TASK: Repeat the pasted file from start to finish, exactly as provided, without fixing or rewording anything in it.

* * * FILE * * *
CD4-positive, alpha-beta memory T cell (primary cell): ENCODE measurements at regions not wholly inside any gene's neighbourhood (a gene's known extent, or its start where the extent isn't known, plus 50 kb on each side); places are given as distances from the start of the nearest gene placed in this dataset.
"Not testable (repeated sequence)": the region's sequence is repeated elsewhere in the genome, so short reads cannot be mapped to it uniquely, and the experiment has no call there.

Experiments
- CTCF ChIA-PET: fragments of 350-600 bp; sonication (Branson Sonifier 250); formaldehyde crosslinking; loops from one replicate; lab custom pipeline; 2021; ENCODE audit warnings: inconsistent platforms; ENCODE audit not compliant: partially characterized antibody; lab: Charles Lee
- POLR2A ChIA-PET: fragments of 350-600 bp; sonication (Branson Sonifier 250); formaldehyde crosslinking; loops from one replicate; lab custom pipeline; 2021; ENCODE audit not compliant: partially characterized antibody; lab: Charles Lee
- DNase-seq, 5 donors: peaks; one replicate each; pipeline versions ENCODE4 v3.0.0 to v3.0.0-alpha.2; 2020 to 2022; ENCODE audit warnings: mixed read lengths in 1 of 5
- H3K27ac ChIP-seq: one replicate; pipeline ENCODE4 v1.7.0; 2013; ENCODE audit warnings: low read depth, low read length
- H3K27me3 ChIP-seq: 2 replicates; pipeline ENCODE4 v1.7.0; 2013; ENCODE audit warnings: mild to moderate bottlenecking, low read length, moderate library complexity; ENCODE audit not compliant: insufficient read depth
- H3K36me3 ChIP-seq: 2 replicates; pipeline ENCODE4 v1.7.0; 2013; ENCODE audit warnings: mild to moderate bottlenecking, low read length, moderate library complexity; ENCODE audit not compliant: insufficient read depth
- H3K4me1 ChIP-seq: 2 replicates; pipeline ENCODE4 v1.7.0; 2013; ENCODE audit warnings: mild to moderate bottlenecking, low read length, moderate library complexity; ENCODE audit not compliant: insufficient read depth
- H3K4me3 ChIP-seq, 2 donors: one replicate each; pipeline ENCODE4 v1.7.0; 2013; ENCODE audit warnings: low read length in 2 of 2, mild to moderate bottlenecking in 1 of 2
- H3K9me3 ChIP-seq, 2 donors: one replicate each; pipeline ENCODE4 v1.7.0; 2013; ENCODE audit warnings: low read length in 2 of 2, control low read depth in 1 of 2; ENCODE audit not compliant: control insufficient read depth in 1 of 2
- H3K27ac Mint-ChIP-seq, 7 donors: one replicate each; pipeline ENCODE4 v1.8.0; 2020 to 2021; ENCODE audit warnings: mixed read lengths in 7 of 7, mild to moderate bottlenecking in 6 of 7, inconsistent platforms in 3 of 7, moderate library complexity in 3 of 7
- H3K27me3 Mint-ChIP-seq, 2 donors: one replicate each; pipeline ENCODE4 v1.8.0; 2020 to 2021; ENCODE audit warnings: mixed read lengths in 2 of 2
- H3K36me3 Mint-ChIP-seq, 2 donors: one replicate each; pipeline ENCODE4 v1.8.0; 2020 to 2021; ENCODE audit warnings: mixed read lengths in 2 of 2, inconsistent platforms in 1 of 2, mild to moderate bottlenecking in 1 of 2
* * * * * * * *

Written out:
CD4-positive, alpha-beta memory T cell (primary cell): ENCODE measurements at regions not wholly inside any gene's neighbourhood (a gene's known extent, or its start where the extent isn't known, plus 50 kb on each side); places are given as distances from the start of the nearest gene placed in this dataset.
"Not testable (repeated sequence)": the region's sequence is repeated elsewhere in the genome, so short reads cannot be mapped to it uniquely, and the experiment has no call there.

Experiments
- CTCF ChIA-PET: fragments of 350-600 bp; sonication (Branson Sonifier 250); formaldehyde crosslinking; loops from one replicate; lab custom pipeline; 2021; ENCODE audit warnings: inconsistent platforms; ENCODE audit not compliant: partially characterized antibody; lab: Charles Lee
- POLR2A ChIA-PET: fragments of 350-600 bp; sonication (Branson Sonifier 250); formaldehyde crosslinking; loops from one replicate; lab custom pipeline; 2021; ENCODE audit not compliant: partially characterized antibody; lab: Charles Lee
- DNase-seq, 5 donors: peaks; one replicate each; pipeline versions ENCODE4 v3.0.0 to v3.0.0-alpha.2; 2020 to 2022; ENCODE audit warnings: mixed read lengths in 1 of 5
- H3K27ac ChIP-seq: one replicate; pipeline ENCODE4 v1.7.0; 2013; ENCODE audit warnings: low read depth, low read length
- H3K27me3 ChIP-seq: 2 replicates; pipeline ENCODE4 v1.7.0; 2013; ENCODE audit warnings: mild to moderate bottlenecking, low read length, moderate library complexity; ENCODE audit not compliant: insufficient read depth
- H3K36me3 ChIP-seq: 2 replicates; pipeline ENCODE4 v1.7.0; 2013; ENCODE audit warnings: mild to moderate bottlenecking, low read length, moderate library complexity; ENCODE audit not compliant: insufficient read depth
- H3K4me1 ChIP-seq: 2 replicates; pipeline ENCODE4 v1.7.0; 2013; ENCODE audit warnings: mild to moderate bottlenecking, low read length, moderate library complexity; ENCODE audit not compliant: insufficient read depth
- H3K4me3 ChIP-seq, 2 donors: one replicate each; pipeline ENCODE4 v1.7.0; 2013; ENCODE audit warnings: low read length in 2 of 2, mild to moderate bottlenecking in 1 of 2
- H3K9me3 ChIP-seq, 2 donors: one replicate each; pipeline ENCODE4 v1.7.0; 2013; ENCODE audit warnings: low read length in 2 of 2, control low read depth in 1 of 2; ENCODE audit not compliant: control insufficient read depth in 1 of 2
- H3K27ac Mint-ChIP-seq, 7 donors: one replicate each; pipeline ENCODE4 v1.8.0; 2020 to 2021; ENCODE audit warnings: mixed read lengths in 7 of 7, mild to moderate bottlenecking in 6 of 7, inconsistent platforms in 3 of 7, moderate library complexity in 3 of 7
- H3K27me3 Mint-ChIP-seq, 2 donors: one replicate each; pipeline ENCODE4 v1.8.0; 2020 to 2021; ENCODE audit warnings: mixed read lengths in 2 of 2
- H3K36me3 Mint-ChIP-seq, 2 donors: one replicate each; pipeline ENCODE4 v1.8.0; 2020 to 2021; ENCODE audit warnings: mixed read lengths in 2 of 2, inconsistent platforms in 1 of 2, mild to moderate bottlenecking in 1 of 2